Friday, August 1, 2014

More From Cheddar's Summer Reading Pile -- by Christy Mihaly

Hello friends -- Welcome to August!  Is your heap of summer reading diminishing? Have you enjoyed some of our earlier recommendations?  (Click here for Cheddar's first post.)  
In case your late-summer pile (or your writerly inspiration) is in need of replenishment, we've collected a few more book suggestions: fiction and nonfiction, for kids and adults.  Read on!
Americanah, by Chimamanda Ngozi Adichie.  
Novel, 2013.  588 pages.

The kid lit world has been buzzing about the need for diversity in children's books. What better way to expand our own horizons, as writers and readers, than reading the insightful and funny work of a prize-winning novelist steeped in two cultures? Adichie, born in Nigeria, divides her time between the United States and her country of birth. This multi-layered third novel is a love story, an illumination of immigrant experiences, an education about modern Nigeria, and a meditation on identity and race.  My book club unanimously loved it -- and let me tell you, in my book club, that's a rarity.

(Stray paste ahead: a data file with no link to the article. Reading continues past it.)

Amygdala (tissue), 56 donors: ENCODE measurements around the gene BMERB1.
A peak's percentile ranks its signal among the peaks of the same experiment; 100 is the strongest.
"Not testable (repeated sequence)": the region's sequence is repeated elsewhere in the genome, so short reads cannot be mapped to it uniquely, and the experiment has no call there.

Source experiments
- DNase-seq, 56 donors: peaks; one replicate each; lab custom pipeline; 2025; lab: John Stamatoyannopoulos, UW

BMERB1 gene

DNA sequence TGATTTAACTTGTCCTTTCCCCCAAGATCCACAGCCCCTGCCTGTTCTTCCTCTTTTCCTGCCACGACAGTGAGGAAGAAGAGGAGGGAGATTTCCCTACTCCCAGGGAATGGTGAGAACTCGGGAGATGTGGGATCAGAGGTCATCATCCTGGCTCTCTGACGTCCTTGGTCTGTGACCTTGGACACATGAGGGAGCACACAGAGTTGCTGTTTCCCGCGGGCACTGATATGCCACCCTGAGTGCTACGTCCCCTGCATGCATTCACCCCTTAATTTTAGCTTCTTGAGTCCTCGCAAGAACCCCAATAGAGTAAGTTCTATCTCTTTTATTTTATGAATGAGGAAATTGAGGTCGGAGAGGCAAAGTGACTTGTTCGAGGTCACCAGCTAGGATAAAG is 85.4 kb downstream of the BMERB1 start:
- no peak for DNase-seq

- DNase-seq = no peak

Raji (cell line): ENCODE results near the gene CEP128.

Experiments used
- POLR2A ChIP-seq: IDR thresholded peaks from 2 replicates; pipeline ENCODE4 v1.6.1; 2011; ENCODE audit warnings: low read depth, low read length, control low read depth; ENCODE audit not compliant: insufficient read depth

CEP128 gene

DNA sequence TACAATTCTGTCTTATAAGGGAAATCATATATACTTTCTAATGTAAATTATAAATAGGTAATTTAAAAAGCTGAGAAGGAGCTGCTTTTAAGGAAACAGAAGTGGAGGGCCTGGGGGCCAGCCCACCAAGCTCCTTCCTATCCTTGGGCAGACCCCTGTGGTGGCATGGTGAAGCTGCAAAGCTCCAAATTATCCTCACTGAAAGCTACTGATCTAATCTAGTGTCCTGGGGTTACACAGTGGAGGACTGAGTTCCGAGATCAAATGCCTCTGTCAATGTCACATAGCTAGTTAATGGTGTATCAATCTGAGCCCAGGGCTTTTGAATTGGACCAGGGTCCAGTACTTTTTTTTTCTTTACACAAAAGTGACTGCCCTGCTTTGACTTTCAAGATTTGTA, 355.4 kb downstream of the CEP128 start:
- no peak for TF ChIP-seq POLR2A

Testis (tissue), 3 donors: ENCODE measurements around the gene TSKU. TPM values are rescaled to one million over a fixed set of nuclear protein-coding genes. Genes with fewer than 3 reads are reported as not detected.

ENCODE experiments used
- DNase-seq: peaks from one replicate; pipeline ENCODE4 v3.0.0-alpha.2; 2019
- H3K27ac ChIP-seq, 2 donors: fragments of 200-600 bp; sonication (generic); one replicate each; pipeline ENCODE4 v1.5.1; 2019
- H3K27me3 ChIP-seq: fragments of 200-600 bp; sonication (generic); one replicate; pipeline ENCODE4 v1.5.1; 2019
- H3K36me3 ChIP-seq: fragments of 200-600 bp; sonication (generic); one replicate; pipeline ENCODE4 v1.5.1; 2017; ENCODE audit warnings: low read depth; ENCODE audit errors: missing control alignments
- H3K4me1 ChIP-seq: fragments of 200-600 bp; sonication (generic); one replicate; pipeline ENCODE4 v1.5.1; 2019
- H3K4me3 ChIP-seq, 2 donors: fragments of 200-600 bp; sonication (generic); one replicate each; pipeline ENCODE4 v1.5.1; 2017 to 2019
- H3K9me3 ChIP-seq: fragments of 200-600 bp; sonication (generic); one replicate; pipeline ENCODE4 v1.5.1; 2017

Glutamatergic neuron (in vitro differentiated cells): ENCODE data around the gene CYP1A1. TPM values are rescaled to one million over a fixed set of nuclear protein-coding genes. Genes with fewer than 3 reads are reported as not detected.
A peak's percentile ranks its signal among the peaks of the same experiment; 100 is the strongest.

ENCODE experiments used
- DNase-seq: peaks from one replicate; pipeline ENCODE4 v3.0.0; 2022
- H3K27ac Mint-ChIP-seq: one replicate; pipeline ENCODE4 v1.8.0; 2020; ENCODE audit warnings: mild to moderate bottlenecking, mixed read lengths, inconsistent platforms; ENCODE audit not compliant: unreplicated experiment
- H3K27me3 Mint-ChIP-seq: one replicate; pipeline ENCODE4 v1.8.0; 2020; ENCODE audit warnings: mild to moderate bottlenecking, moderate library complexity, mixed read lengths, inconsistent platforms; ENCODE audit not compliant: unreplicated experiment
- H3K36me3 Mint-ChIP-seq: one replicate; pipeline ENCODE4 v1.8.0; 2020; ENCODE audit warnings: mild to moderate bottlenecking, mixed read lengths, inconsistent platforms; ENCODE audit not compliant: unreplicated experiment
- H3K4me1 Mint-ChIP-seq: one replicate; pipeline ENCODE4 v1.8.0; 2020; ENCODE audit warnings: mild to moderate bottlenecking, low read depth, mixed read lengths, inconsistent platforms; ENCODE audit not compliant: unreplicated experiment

The Family Romanov: Murder, Rebellion, and the Fall of Imperial Russia, by Candace Fleming.
Nonfiction, for ages 9-12 (or above).
2014.  292 pages (including back matter).